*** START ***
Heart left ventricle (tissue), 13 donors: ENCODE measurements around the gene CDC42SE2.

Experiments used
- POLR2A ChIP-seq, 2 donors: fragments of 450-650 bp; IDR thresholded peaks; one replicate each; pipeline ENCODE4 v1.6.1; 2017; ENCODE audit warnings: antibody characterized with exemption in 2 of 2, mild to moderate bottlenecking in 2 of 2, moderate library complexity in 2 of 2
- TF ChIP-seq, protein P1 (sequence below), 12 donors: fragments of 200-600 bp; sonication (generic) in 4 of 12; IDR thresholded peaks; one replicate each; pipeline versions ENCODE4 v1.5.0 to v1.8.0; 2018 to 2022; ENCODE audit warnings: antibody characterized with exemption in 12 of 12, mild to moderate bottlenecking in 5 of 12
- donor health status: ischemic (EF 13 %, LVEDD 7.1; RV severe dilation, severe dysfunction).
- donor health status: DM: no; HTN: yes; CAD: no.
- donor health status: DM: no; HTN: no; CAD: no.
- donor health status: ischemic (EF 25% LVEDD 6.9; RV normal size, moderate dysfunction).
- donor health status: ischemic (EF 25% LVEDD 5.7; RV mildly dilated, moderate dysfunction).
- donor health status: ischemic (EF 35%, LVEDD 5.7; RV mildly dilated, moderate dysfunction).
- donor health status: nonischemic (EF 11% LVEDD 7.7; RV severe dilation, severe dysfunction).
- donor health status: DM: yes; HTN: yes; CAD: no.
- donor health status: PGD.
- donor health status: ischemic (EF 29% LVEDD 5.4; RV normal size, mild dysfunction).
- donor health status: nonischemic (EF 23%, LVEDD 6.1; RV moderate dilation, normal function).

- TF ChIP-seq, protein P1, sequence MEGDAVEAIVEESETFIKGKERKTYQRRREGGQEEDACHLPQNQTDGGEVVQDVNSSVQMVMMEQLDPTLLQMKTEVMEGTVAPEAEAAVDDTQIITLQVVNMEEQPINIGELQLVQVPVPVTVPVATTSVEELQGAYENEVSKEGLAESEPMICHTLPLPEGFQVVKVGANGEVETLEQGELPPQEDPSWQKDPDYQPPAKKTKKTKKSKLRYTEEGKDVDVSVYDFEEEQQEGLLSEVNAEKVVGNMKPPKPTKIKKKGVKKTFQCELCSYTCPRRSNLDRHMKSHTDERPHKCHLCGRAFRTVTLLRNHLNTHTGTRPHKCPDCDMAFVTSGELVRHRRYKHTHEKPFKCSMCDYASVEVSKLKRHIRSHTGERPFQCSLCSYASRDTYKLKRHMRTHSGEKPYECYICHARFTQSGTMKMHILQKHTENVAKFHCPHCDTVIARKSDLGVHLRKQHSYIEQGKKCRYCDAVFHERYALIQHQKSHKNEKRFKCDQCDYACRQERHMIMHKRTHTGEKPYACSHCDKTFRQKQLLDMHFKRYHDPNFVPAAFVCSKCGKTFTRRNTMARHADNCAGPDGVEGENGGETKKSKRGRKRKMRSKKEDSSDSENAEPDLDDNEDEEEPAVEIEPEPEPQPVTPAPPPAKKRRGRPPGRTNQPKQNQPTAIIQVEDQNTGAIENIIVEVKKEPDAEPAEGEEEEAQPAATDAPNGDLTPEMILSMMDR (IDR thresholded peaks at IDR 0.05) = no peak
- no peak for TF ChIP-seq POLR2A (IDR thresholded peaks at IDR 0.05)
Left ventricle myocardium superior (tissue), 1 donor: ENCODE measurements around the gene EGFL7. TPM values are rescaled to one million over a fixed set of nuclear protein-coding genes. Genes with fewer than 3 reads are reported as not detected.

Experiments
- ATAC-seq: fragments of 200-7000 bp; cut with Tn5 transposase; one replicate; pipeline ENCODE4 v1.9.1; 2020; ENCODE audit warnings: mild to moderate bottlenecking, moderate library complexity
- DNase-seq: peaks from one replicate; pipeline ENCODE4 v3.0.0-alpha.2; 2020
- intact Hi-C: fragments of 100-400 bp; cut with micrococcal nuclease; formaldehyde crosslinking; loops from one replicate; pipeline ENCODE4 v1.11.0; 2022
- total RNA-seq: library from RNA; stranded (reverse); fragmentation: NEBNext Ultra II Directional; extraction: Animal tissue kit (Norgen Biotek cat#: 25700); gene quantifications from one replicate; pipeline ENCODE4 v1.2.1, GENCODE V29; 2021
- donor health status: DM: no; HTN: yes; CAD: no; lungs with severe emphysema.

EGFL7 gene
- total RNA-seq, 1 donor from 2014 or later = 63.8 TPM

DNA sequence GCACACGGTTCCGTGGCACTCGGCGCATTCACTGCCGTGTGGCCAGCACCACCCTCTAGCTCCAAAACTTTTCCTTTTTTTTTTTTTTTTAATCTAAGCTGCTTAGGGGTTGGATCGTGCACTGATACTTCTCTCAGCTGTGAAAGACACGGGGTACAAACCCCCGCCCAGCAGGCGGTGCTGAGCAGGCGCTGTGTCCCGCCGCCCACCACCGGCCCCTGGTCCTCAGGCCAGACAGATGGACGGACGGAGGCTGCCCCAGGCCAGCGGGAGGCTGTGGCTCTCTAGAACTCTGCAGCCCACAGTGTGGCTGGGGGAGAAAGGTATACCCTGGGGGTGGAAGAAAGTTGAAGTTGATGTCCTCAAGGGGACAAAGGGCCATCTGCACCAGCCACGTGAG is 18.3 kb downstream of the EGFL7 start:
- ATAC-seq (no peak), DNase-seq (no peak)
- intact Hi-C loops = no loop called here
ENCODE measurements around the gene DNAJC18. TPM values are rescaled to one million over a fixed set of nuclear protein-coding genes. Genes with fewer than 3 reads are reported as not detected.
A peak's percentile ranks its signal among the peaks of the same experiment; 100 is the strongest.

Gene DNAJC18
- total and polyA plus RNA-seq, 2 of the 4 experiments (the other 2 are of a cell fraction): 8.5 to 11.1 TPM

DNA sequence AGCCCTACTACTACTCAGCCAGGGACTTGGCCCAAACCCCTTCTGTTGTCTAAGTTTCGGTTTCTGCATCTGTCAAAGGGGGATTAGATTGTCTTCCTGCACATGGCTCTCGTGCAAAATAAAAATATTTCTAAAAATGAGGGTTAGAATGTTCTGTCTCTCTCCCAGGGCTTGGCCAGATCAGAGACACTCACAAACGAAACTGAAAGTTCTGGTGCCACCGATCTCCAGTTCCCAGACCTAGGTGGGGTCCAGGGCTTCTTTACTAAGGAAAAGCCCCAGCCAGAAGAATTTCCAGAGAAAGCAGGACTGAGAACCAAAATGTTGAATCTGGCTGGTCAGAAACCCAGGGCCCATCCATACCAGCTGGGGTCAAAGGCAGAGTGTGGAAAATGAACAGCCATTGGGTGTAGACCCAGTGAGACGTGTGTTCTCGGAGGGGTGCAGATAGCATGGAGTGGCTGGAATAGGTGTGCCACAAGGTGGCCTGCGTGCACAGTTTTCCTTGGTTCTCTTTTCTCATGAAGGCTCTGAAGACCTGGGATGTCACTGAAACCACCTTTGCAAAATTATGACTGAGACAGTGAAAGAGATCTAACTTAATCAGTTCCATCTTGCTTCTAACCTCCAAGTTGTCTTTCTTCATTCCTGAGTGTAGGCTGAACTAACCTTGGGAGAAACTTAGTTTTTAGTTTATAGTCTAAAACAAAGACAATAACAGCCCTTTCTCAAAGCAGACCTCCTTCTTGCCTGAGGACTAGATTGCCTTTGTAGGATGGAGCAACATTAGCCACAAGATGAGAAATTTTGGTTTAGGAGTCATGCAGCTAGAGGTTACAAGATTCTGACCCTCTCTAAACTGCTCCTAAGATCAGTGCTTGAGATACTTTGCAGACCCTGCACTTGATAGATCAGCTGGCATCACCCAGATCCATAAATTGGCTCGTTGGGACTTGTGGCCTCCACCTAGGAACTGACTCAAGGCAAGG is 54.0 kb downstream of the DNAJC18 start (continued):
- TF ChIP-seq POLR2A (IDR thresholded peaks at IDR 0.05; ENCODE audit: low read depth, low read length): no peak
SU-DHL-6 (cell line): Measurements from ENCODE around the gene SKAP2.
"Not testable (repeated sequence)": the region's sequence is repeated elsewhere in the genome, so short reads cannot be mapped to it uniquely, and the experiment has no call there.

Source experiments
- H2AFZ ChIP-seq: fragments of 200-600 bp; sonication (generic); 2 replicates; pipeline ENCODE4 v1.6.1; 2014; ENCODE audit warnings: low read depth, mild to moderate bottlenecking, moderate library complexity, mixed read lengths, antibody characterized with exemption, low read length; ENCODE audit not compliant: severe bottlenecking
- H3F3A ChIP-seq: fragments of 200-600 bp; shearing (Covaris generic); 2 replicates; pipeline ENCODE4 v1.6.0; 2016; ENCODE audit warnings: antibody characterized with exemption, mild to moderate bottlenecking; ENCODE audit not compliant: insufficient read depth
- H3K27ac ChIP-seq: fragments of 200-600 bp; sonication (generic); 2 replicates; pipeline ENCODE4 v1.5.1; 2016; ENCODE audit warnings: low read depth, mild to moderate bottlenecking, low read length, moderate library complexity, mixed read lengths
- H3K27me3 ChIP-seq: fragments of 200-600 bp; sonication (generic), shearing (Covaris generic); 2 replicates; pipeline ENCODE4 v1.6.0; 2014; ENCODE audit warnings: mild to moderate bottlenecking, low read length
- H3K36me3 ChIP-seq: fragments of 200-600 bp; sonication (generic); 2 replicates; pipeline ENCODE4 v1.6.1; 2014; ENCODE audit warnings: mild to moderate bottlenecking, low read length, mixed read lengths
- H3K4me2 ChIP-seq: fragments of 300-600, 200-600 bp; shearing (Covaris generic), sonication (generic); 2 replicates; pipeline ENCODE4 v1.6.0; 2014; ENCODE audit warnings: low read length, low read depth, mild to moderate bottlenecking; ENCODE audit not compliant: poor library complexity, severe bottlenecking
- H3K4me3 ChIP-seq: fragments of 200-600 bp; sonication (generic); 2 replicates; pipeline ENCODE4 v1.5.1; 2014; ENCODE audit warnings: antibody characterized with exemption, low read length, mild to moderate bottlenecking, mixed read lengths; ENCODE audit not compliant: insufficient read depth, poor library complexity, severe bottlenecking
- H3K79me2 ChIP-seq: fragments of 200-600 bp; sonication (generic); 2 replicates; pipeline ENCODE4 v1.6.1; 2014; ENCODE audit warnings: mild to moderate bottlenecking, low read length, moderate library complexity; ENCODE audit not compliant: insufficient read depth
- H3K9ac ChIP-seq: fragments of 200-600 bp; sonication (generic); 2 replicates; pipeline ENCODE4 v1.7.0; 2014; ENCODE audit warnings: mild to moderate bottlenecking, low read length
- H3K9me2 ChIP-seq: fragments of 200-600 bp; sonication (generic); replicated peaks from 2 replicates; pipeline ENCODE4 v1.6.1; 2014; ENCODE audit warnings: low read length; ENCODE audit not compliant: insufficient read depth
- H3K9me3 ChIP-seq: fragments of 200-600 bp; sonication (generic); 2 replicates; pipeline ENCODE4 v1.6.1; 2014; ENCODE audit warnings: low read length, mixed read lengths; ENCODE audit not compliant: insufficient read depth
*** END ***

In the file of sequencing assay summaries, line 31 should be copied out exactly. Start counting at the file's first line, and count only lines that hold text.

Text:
A peak's percentile ranks its signal among the peaks of the same experiment; 100 is the strongest.